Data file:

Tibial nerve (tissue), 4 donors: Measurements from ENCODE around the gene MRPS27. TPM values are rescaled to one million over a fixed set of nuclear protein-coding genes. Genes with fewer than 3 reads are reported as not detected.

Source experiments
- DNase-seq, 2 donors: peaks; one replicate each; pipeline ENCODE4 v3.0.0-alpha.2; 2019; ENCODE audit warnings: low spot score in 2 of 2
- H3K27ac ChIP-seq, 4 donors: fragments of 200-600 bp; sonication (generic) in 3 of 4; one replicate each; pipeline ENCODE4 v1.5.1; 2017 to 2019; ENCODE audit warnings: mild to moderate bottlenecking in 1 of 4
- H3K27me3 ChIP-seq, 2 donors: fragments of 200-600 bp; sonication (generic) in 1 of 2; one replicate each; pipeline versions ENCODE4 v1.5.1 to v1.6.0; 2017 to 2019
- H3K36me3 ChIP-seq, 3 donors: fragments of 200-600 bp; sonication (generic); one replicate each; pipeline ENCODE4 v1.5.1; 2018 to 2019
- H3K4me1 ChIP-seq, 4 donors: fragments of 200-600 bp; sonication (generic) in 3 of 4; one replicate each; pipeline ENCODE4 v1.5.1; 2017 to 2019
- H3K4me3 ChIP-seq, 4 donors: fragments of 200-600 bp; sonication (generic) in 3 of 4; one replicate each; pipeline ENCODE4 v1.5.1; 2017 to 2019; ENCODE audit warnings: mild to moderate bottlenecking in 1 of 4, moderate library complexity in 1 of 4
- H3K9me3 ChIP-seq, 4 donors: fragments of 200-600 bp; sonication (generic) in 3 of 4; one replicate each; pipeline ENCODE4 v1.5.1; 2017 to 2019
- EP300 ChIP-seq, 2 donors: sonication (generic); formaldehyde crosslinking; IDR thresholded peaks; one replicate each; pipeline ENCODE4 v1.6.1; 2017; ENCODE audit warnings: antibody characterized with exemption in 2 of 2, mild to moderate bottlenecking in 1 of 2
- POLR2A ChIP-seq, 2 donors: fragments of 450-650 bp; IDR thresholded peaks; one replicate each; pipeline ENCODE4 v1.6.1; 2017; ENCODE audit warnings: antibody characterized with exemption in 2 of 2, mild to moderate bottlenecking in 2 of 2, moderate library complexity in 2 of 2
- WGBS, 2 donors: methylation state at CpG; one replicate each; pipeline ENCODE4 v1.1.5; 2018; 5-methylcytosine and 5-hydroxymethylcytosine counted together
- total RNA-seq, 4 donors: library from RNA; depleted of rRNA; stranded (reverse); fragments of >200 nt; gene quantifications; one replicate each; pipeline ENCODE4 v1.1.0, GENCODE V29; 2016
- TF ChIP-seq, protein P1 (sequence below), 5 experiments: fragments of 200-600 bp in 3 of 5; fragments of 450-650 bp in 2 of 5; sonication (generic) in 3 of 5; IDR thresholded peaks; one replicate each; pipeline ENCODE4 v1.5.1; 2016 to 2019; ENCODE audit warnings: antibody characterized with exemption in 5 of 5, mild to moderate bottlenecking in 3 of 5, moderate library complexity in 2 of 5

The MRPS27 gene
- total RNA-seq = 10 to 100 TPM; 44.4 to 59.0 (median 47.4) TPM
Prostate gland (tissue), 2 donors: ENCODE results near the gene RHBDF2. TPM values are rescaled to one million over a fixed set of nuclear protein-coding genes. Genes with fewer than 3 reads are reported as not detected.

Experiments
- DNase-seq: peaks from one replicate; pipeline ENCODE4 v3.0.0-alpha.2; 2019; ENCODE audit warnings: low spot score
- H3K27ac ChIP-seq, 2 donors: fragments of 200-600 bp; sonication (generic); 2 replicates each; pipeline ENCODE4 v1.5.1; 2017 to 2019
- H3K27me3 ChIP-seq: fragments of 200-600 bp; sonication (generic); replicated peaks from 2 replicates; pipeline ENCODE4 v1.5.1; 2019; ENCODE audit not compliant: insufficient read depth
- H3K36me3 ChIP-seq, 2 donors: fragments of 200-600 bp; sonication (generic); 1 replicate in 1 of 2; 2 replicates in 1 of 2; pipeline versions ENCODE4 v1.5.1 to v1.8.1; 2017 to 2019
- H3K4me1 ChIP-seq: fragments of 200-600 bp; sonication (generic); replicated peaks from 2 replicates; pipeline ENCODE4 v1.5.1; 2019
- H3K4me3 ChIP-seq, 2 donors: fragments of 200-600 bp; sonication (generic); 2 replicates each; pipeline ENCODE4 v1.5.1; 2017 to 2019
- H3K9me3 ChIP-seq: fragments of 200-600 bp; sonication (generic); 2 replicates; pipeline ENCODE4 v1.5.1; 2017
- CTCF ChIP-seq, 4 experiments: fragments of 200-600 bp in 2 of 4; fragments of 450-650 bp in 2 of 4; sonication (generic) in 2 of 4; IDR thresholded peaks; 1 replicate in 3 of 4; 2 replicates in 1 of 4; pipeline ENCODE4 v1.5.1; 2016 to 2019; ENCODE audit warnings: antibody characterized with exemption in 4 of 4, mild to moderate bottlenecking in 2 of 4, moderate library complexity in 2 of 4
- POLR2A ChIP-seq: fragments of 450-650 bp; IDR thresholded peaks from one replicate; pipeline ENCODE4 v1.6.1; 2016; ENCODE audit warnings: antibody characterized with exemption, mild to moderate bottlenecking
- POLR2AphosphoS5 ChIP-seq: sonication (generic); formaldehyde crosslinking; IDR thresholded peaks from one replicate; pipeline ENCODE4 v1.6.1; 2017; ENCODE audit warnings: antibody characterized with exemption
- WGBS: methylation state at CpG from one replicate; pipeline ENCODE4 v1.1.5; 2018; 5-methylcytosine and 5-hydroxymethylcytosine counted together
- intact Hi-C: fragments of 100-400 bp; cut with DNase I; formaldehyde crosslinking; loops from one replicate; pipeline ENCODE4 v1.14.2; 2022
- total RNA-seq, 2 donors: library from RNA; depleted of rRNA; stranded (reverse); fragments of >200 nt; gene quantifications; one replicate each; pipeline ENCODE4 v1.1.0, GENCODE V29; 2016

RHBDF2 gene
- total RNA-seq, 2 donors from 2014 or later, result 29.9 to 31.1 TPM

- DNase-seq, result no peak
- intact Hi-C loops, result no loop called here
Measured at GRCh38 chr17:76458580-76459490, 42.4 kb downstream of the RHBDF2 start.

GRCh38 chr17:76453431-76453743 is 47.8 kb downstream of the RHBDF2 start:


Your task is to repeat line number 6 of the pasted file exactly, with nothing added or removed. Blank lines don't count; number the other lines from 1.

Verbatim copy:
- H3K36me3 ChIP-seq, 3 donors: fragments of 200-600 bp; sonication (generic); one replicate each; pipeline ENCODE4 v1.5.1; 2018 to 2019